There aren’t many people whose lives have such an epic, eventful sweep that they seem to combine the rumbustious picaresque of the 18th-century novel and the slightly more salacious demands of its late 20th-century equivalent. But Pamela Harriman’s was one such life. She was born in England in 1920, into an old aristocratic milieu that the likes of Samuel Richardson (the author of Pamela, lest we forget) may still have just about recognised; by the end of her life, 77 years later, she was an Hon. of a different stripe, a U.S. ambassador to France with three marriages and innumerable affairs with powerful men behind her, and a starring role in Truman Capote’s Answered Prayers, his unfinished tell-all swansong in which he gleefully stripped bare the lives of all his barely disguised socialite friends (not so much a roman à clef as a roman à trousseau de clefs).
In the novel, Lady Ina Coolbirth (a.k.a. Harriman) takes Jonesy (a.k.a. Capote) to lunch at La Cote Basque, where she swigs Cristal and holds forth on various (undisguised) Alpha women, from Princess Margaret (“she’s such a drone”) to Jackie Kennedy and sister Lee Radziwill: “They’re perfect with men,” she says, “a pair of Western geisha girls. They know how to keep a man’s secrets and how to make him feel important.” Capote’s eyebrow was arched to breaking point here, as Lady Coolbirth’s coolly admiring assessment of the sisters was the generally accepted view of Harriman herself; one of her lovers, Baron Elie de Rothschild, called her a ‘European Geisha’, and she was referred to more than once as The Last Courtesan.
She was born Pamela Digby into a gilded but straitened life in Dorset. Her father was the 11th Baron Digby and her mother was the daughter of the 2nd Baron Aberdare. Money was tight — she was able to make her ‘debut’ only after her father placed a lucky bet on the Grand National — and her horizons seemingly tighter. “I was born in a world where a woman was totally controlled by men,” she once said. “The boys were allowed to go off to school. The girls were kept home, educated by governesses. That was the way things were.”
But the young Pamela already sensed a means of transcending the hunt ball set. At 12 she was reputed to have jumped her horse over the tumescent phallus of the Cerne Abbas giant, an ancient figure carved into the chalk hills near the family home of Minterne, exclaiming: “God, it’s big!” She also became fascinated by the story of her ancestor Jane Digby, whose amorous adventures (while married to the much older Lord Ellenborough; she had an affair and two children with Prince Schwarzenburg of Austria, became the mistress of King Ludwig of Bavaria, and eventually married a Syrian sheikh on condition that he gave up his harem) titillated Victorian London. After finishing school (France, Germany) she began to hone her talents as a siren, understanding that the only way for women to achieve any clout was through captivating and influencing those with real power. Not everyone was convinced — she had “kitten eyes full of innocent fun”, in Evelyn Waugh’s equivocal words (he gave her the disdainful nickname ‘Panto’), while Nancy Mitford regarded her as “a red-headed bouncing little thing, and a joke among her contemporaries”. Yet she deployed every weapon in her armoury, from her champagne voice to her peerless managerial skills and gracious hostessing, to snare her quarry. “She might have been beautiful if she hadn’t had such a short neck, but that’s because her head’s screwed on so tight,” was one grudgingly appreciative comment. “If you put a blindfold on her in a crowded room, she could smell out the powerful man,” was another.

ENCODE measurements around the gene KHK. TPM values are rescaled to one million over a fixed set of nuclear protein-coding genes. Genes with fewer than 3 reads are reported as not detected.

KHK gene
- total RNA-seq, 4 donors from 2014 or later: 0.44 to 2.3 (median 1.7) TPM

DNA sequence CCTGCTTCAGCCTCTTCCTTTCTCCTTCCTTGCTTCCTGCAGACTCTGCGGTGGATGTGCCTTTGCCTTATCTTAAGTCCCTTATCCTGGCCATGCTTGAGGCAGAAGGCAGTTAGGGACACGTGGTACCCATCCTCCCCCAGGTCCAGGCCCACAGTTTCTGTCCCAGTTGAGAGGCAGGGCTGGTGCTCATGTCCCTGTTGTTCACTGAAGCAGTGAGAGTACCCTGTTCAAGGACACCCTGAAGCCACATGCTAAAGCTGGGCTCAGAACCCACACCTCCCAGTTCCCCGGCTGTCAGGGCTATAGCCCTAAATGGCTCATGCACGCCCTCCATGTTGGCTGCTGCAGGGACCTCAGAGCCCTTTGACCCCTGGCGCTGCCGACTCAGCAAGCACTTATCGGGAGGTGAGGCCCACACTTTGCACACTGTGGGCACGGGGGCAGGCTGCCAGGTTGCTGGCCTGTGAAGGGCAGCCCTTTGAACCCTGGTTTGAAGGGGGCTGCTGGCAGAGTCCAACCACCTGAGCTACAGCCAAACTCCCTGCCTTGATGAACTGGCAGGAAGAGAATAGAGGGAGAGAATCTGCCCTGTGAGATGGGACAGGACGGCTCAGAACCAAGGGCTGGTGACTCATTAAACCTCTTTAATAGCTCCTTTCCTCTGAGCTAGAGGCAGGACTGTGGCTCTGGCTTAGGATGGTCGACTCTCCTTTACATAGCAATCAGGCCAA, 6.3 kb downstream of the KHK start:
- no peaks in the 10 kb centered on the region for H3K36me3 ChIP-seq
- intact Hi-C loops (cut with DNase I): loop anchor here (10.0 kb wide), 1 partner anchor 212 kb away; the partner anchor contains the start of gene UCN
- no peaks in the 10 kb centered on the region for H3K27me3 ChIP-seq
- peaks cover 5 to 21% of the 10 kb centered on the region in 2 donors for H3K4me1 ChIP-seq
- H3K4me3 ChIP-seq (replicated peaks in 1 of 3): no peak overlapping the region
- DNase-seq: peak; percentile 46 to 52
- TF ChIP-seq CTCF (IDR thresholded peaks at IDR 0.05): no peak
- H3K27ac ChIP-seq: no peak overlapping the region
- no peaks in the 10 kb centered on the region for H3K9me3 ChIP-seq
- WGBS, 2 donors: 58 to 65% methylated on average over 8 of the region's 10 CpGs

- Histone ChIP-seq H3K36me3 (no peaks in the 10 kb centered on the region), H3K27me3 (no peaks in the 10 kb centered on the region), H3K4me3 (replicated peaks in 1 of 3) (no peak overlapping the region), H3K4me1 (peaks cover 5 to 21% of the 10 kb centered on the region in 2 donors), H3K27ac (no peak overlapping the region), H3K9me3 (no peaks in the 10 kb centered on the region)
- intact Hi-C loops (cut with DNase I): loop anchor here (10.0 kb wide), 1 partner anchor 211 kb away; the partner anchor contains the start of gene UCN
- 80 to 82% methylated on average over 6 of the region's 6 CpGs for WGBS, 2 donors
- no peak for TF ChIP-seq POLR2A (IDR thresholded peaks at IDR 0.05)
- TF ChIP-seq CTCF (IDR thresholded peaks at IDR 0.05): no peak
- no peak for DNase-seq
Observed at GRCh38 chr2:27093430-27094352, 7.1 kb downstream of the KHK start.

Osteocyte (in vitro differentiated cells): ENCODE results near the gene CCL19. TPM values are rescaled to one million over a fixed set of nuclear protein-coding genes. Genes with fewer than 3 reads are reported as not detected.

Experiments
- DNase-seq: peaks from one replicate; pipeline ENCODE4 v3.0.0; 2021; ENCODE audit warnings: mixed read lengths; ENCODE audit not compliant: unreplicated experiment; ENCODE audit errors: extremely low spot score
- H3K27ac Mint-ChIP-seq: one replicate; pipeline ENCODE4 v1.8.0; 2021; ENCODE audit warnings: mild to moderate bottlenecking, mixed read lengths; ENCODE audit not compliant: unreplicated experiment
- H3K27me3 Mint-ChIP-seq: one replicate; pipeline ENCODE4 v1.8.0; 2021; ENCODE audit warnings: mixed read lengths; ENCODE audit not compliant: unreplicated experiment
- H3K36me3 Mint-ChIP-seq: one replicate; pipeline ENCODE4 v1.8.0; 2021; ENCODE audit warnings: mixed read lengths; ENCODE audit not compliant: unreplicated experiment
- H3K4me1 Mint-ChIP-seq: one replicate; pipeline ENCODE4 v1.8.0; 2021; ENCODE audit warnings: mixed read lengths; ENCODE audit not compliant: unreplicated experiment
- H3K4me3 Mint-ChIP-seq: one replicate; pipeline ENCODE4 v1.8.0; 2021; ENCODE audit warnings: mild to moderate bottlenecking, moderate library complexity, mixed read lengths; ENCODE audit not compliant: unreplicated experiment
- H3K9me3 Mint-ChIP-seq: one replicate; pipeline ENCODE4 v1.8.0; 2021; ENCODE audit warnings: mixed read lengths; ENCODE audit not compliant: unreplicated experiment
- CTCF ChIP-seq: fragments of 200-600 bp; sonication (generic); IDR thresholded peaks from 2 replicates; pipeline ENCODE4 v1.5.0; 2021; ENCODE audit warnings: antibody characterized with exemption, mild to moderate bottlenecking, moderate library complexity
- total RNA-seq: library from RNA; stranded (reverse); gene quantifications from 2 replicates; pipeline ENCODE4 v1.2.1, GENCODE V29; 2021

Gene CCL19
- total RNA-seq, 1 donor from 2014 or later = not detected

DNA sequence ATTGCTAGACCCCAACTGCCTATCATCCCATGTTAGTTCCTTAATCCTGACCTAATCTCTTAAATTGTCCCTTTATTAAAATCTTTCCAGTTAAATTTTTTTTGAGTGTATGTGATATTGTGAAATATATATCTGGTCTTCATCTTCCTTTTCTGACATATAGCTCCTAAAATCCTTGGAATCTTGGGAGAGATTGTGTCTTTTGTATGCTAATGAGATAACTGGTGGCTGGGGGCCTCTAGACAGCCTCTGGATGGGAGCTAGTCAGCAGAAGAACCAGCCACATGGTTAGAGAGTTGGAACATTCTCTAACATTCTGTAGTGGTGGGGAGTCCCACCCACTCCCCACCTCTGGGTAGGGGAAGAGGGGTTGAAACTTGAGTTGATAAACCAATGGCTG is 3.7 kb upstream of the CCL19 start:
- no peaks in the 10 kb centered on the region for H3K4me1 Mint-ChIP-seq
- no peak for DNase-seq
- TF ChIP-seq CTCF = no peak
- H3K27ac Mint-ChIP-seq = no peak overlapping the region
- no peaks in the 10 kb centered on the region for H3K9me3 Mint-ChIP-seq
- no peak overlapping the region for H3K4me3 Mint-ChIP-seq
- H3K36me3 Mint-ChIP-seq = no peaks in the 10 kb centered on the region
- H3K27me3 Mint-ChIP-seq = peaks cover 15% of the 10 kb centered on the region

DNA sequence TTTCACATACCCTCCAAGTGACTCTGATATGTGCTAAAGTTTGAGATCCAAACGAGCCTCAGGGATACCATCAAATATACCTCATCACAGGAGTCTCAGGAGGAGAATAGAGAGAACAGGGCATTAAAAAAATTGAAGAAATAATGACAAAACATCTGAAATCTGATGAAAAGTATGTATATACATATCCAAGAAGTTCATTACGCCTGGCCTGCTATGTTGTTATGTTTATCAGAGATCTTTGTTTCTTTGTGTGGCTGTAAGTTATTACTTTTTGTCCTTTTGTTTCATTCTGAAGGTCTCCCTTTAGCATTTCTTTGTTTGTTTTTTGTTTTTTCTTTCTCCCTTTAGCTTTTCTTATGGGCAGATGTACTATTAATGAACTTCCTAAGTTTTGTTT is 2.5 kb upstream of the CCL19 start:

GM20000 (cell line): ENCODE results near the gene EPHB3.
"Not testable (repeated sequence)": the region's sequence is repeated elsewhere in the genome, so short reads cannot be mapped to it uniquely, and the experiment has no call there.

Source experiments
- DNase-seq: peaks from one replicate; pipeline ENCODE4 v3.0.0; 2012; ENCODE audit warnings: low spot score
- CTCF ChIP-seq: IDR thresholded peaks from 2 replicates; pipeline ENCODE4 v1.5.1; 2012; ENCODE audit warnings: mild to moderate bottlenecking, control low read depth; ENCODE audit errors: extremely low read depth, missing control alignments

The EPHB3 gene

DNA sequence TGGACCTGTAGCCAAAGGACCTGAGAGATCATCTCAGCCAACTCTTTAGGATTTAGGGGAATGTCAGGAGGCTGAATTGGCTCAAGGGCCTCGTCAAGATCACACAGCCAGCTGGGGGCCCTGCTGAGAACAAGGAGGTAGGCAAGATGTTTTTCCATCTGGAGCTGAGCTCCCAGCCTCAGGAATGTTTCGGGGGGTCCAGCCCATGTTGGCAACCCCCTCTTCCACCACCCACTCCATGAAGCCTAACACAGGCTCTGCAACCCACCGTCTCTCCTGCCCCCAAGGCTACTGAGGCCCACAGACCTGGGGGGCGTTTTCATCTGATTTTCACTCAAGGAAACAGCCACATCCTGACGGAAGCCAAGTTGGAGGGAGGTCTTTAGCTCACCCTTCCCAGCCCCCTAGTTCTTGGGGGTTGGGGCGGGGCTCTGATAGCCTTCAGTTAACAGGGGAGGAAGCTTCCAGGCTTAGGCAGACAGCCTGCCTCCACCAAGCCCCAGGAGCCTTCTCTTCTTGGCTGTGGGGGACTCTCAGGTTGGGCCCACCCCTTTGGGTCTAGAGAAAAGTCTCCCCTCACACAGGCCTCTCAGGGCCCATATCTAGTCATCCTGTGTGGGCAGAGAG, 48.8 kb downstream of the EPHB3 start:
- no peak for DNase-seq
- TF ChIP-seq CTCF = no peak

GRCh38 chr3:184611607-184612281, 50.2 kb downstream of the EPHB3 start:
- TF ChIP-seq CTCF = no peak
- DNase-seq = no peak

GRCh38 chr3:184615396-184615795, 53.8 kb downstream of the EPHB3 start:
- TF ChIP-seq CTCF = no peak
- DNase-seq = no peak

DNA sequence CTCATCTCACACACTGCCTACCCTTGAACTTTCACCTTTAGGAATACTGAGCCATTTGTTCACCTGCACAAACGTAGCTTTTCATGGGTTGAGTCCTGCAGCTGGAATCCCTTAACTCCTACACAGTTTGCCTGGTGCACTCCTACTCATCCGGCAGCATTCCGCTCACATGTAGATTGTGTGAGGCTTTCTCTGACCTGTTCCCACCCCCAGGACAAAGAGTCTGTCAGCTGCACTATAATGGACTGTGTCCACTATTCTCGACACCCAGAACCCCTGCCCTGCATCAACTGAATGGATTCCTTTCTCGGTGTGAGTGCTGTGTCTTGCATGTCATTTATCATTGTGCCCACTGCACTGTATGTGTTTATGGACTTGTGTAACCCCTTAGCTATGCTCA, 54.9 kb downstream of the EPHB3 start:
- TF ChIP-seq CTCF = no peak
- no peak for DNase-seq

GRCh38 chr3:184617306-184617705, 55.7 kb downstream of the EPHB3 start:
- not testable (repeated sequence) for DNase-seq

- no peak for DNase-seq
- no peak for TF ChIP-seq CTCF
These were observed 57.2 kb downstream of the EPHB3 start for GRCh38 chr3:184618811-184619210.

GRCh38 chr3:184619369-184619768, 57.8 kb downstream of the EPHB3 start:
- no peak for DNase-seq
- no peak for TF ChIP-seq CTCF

At 19 Pamela went on a blind date with Winston Churchill’s only son, Randolph, who exhibited a typical brilliant-father’s-shadow cocktail of arrogance, extravagance and drunkenness. He proposed at the end of dinner, having been previously spurned by a number of other women (including, legend had it, three in one night). He was heading off to war and, convinced he would die, urgently required an heir; it was not the surest footing on which to base a marriage, but Pamela accepted. They had a son, named Winston, reflecting Pamela’s warm relationship with her father-in-law. She called him Papa and shared his Good War by bringing him the London gossip, moving into 10 Downing Street when he became Prime Minister, playing small-hours hands of bezique with him during his frequent bouts of insomnia, and attending dinner dances at Chequer’s, Claridge’s and The Dorchester, where Lord Beaverbrook became her mentor, Franklin Roosevelt’s envoy Harry Hopkins became her friend, and W. Averell Harriman, the Democrat politician, businessman and diplomat, became her lover.
Harriman was already married (though his wife was safely back in the U.S.) and he was 49 to Pamela’s 20, but she exalted him as the best-looking man she’d ever seen. With Harriman underwriting her expenses, she left her son with her in-laws and took up residence in Grosvenor Square, then filled with American expats, and dubbed it Eisenhowerplatz. She demonstrated her Blitz spirit by conducting parallel affairs with her neighbour John Hay (Jock) Whitney, later the U.S. ambassador to Britain, and revered CBS broadcaster Edward R. Murrow, who was reporting on the war from London. By the end of hostilities, her star had risen so dizzily that William Walton could claim that “Pamela was the only person in London to receive three separate letters from three separate participants at Yalta”.
No wonder she found it hard to adjust to peace. Churchill was out of government; her connection to the family was severed with divorce from Randolph in 1946; Harriman had become ambassador to Moscow; and London, despite the victory, felt as restrictive as her Dorset girlhood. Luckily, Beaverbrook installed her as the Paris correspondent for his Daily Express, and she crossed the Channel to find a city more than keen to shake off the depredations of occupation. “Every night then was lived in black tie,” recalled a contemporary of Pamela’s. “There was less money than in New York or London today, but far more luxury; there were fewer names and far more taste.”